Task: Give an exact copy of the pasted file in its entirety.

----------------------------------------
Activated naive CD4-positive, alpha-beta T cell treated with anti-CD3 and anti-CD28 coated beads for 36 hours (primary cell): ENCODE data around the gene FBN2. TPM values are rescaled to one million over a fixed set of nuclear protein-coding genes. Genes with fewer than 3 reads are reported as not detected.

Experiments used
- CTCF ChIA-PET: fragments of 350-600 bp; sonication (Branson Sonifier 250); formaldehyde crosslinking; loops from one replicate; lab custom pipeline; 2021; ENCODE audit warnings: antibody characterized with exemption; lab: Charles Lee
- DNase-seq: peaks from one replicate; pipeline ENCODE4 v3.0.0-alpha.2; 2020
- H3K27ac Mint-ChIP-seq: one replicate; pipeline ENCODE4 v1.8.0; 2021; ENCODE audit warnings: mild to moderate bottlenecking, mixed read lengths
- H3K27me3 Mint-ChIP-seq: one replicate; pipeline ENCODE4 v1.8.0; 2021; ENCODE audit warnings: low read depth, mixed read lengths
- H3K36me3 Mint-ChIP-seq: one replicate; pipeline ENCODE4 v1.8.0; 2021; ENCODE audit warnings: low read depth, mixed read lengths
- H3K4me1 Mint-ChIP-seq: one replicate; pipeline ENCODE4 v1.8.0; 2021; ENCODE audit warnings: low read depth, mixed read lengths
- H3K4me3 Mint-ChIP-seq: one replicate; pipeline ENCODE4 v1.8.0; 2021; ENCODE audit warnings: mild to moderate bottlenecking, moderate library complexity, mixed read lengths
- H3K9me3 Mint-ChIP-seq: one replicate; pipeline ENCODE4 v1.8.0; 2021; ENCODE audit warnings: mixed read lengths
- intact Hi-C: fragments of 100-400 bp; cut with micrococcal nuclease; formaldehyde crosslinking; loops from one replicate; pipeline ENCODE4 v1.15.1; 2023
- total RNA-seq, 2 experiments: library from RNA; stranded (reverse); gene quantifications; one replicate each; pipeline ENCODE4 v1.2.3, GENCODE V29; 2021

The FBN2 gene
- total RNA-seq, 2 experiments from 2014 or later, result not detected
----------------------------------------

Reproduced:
Activated naive CD4-positive, alpha-beta T cell treated with anti-CD3 and anti-CD28 coated beads for 36 hours (primary cell): ENCODE data around the gene FBN2. TPM values are rescaled to one million over a fixed set of nuclear protein-coding genes. Genes with fewer than 3 reads are reported as not detected.

Experiments used
- CTCF ChIA-PET: fragments of 350-600 bp; sonication (Branson Sonifier 250); formaldehyde crosslinking; loops from one replicate; lab custom pipeline; 2021; ENCODE audit warnings: antibody characterized with exemption; lab: Charles Lee
- DNase-seq: peaks from one replicate; pipeline ENCODE4 v3.0.0-alpha.2; 2020
- H3K27ac Mint-ChIP-seq: one replicate; pipeline ENCODE4 v1.8.0; 2021; ENCODE audit warnings: mild to moderate bottlenecking, mixed read lengths
- H3K27me3 Mint-ChIP-seq: one replicate; pipeline ENCODE4 v1.8.0; 2021; ENCODE audit warnings: low read depth, mixed read lengths
- H3K36me3 Mint-ChIP-seq: one replicate; pipeline ENCODE4 v1.8.0; 2021; ENCODE audit warnings: low read depth, mixed read lengths
- H3K4me1 Mint-ChIP-seq: one replicate; pipeline ENCODE4 v1.8.0; 2021; ENCODE audit warnings: low read depth, mixed read lengths
- H3K4me3 Mint-ChIP-seq: one replicate; pipeline ENCODE4 v1.8.0; 2021; ENCODE audit warnings: mild to moderate bottlenecking, moderate library complexity, mixed read lengths
- H3K9me3 Mint-ChIP-seq: one replicate; pipeline ENCODE4 v1.8.0; 2021; ENCODE audit warnings: mixed read lengths
- intact Hi-C: fragments of 100-400 bp; cut with micrococcal nuclease; formaldehyde crosslinking; loops from one replicate; pipeline ENCODE4 v1.15.1; 2023
- total RNA-seq, 2 experiments: library from RNA; stranded (reverse); gene quantifications; one replicate each; pipeline ENCODE4 v1.2.3, GENCODE V29; 2021

The FBN2 gene
- total RNA-seq, 2 experiments from 2014 or later, result not detected